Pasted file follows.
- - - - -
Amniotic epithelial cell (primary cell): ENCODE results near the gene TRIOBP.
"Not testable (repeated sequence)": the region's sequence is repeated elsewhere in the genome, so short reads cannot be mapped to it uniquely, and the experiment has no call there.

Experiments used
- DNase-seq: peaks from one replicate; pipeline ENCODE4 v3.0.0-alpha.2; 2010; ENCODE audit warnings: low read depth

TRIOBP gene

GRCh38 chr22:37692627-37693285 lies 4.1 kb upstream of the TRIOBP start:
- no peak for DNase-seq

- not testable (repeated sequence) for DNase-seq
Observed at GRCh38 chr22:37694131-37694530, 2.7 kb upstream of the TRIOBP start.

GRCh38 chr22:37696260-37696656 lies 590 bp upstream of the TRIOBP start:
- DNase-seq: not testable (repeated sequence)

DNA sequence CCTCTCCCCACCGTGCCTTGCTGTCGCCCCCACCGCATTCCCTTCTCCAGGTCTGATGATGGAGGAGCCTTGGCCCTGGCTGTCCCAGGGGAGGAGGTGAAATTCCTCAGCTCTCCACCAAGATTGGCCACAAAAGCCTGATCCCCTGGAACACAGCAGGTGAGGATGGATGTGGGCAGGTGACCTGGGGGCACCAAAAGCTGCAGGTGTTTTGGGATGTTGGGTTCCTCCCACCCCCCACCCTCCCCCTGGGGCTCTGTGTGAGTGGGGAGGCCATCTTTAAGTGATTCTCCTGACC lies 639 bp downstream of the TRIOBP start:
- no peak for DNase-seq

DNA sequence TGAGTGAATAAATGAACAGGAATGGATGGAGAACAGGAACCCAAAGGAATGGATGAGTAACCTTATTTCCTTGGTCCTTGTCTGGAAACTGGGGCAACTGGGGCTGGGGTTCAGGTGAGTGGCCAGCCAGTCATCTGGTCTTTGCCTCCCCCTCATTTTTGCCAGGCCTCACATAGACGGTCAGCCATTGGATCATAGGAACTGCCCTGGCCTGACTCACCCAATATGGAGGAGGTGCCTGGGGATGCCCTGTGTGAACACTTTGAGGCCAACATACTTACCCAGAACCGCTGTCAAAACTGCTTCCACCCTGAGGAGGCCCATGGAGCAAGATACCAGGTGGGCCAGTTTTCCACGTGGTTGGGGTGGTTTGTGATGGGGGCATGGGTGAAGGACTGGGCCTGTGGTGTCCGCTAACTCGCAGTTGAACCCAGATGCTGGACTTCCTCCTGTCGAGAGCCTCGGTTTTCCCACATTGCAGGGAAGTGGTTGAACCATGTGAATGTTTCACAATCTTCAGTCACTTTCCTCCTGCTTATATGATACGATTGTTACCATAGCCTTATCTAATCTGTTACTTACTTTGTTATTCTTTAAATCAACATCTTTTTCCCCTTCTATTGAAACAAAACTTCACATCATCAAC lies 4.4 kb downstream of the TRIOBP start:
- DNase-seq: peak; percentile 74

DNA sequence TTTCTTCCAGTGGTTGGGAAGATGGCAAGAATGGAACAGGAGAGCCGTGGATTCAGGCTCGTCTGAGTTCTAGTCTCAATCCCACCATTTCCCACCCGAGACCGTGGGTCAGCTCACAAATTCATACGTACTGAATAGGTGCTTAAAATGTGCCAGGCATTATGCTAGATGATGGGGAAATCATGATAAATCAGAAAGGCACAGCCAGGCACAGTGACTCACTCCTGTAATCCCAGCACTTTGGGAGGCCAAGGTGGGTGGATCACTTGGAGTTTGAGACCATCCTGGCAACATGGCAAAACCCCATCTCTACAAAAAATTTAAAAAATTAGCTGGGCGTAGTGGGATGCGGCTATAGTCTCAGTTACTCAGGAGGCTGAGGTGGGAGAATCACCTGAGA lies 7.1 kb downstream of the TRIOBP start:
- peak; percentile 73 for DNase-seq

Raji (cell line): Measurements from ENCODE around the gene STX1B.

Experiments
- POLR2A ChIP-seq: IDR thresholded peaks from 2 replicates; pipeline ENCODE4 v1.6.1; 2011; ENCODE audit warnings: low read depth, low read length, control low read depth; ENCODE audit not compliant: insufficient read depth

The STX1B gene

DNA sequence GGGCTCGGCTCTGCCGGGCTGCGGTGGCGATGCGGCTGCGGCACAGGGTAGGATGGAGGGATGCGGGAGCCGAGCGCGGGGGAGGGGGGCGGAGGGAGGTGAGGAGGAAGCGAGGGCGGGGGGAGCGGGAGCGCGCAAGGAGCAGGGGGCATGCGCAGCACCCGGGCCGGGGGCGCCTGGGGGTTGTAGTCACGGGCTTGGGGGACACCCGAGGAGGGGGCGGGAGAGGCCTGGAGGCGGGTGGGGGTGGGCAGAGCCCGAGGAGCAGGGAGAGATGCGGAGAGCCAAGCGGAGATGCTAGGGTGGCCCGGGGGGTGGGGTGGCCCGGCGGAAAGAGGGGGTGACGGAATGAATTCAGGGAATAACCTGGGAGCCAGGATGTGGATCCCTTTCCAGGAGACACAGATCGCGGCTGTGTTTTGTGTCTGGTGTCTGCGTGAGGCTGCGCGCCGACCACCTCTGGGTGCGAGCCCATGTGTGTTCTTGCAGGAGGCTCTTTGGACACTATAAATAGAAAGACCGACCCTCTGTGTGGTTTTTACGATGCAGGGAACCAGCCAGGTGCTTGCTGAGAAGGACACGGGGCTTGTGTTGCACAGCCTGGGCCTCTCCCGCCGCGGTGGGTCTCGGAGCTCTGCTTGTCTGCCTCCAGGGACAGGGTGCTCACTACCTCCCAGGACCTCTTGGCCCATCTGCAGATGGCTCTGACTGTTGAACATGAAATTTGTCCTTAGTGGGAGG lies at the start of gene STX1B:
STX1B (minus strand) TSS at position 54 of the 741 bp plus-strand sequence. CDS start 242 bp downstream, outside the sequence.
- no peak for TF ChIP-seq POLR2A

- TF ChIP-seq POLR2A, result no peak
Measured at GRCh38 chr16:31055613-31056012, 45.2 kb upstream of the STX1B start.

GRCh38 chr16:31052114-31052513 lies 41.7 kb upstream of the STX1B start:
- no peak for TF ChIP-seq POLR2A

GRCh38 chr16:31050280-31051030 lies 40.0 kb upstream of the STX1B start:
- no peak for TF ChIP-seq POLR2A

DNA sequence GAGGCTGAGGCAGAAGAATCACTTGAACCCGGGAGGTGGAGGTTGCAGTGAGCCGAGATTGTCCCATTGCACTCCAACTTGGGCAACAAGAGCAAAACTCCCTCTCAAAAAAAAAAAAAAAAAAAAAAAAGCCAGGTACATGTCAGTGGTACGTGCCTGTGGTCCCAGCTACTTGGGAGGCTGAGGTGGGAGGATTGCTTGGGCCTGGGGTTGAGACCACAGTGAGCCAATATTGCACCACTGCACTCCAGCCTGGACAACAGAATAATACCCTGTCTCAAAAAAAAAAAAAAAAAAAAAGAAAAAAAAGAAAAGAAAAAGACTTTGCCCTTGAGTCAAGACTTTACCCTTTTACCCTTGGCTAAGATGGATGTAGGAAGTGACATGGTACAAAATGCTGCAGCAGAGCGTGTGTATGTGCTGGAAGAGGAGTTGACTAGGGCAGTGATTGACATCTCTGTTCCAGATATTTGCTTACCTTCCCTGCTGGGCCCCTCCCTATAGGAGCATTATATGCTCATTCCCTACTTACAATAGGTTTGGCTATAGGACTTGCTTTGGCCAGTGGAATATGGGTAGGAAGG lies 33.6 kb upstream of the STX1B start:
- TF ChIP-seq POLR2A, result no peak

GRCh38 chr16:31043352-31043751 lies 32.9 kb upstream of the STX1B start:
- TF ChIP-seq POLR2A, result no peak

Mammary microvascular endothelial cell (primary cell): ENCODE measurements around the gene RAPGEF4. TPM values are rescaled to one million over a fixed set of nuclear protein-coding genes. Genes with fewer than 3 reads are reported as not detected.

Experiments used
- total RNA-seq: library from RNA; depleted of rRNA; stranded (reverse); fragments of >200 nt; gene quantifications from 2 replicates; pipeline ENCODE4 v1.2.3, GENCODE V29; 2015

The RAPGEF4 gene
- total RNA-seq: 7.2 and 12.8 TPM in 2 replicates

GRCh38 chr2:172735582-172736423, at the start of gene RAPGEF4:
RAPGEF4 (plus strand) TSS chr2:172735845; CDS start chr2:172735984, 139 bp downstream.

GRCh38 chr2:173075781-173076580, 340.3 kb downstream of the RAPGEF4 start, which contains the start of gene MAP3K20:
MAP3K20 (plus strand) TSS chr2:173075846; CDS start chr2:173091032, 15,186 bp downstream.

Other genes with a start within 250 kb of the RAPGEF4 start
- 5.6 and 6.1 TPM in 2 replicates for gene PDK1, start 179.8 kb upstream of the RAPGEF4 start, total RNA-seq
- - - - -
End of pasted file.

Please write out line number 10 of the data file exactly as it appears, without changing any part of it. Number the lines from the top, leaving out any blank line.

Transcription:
GRCh38 chr22:37696260-37696656 lies 590 bp upstream of the TRIOBP start: